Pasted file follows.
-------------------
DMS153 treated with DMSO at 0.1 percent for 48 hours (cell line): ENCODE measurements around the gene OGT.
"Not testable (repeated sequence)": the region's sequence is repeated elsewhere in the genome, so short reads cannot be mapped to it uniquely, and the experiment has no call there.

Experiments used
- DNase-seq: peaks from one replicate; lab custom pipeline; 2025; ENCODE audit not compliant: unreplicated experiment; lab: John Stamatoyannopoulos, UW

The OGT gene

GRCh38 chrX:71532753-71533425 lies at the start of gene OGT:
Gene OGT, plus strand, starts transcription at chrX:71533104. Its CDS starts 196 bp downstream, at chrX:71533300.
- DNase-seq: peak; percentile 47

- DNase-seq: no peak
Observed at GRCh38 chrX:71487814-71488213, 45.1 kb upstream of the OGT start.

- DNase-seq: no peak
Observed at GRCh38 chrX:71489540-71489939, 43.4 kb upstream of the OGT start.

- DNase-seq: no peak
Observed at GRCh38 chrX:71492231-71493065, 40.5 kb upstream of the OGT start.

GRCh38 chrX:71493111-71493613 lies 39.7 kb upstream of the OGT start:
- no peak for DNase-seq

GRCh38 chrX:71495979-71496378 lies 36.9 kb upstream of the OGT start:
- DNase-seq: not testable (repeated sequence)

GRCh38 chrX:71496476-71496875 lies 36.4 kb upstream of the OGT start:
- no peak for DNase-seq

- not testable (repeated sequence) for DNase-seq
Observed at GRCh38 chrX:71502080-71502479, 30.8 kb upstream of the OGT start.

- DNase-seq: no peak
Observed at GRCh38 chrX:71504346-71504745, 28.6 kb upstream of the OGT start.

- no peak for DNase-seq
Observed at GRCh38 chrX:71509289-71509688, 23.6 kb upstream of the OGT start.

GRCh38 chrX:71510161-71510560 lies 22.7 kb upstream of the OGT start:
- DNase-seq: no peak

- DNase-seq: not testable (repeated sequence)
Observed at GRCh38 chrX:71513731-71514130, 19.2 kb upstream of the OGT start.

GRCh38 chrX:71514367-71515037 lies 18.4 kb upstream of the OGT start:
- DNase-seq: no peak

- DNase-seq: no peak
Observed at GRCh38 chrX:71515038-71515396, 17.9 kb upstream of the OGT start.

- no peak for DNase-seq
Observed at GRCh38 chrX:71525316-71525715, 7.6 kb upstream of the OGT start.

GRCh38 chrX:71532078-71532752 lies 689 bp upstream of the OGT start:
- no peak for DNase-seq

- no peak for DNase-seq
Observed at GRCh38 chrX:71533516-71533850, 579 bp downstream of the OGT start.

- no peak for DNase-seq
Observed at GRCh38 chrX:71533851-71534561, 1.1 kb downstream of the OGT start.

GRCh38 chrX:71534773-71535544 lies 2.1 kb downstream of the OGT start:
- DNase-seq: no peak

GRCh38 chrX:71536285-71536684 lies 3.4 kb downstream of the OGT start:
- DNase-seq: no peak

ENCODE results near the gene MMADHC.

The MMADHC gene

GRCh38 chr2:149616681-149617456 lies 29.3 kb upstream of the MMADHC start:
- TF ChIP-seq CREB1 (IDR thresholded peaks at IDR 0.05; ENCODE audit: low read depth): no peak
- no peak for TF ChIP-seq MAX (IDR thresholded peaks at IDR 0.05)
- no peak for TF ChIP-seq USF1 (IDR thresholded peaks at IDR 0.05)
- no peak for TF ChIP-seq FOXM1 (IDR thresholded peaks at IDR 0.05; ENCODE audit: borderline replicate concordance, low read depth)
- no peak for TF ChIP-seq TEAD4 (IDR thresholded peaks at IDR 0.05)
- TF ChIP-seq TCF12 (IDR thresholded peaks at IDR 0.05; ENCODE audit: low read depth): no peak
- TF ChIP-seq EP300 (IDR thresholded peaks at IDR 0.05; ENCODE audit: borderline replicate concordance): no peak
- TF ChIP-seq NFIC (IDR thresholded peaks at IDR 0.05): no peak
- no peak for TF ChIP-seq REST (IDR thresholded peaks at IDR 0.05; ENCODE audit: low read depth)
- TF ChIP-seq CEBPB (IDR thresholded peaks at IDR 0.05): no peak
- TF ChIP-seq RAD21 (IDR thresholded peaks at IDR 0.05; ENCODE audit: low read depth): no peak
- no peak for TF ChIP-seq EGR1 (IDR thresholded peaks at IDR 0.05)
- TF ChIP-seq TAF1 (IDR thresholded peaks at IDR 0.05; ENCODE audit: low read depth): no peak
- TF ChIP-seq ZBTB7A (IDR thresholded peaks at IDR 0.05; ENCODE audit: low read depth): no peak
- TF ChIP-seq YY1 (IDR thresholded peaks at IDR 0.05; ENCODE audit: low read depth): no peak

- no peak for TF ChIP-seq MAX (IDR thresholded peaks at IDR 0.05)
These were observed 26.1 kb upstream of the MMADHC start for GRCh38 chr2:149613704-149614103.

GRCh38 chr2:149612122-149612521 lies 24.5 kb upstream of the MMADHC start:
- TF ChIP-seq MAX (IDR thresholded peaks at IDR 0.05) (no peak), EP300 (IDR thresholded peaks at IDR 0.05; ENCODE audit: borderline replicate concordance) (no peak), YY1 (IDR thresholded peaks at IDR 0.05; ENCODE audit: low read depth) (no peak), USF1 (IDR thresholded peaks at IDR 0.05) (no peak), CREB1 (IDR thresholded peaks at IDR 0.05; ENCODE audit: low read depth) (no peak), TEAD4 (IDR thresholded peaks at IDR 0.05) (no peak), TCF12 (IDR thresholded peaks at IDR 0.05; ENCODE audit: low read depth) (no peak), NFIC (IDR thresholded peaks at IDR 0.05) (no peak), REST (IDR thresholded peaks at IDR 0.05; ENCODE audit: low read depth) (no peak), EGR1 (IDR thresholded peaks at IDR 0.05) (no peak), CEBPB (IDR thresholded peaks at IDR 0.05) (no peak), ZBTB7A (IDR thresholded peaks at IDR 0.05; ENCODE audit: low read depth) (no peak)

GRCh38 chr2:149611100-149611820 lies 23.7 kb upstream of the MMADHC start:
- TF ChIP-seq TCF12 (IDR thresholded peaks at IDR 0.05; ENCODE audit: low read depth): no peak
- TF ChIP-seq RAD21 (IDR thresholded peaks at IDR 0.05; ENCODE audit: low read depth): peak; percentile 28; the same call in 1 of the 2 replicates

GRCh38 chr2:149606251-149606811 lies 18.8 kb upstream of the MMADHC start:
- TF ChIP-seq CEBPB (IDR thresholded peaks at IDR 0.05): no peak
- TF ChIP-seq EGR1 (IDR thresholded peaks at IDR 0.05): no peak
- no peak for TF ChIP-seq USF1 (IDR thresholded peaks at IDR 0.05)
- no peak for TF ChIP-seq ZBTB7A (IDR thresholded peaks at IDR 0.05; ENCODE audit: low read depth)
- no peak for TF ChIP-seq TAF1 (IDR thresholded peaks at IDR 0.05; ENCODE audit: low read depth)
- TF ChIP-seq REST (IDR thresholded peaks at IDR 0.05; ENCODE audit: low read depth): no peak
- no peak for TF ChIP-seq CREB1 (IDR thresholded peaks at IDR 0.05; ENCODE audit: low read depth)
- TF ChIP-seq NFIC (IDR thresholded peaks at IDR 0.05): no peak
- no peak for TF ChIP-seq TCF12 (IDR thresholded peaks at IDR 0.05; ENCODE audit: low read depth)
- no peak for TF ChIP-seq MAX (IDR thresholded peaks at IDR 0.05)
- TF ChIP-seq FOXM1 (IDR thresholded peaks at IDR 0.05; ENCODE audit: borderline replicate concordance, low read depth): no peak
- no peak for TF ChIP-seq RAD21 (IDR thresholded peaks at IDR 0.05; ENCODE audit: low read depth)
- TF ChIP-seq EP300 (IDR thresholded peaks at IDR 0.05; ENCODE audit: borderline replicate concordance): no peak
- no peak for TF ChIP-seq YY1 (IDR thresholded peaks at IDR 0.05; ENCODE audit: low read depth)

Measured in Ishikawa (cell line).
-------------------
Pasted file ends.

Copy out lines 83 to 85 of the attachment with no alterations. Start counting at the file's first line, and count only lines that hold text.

- TF ChIP-seq FOXM1 (IDR thresholded peaks at IDR 0.05; ENCODE audit: borderline replicate concordance, low read depth): no peak
- no peak for TF ChIP-seq RAD21 (IDR thresholded peaks at IDR 0.05; ENCODE audit: low read depth)
- TF ChIP-seq EP300 (IDR thresholded peaks at IDR 0.05; ENCODE audit: borderline replicate concordance): no peak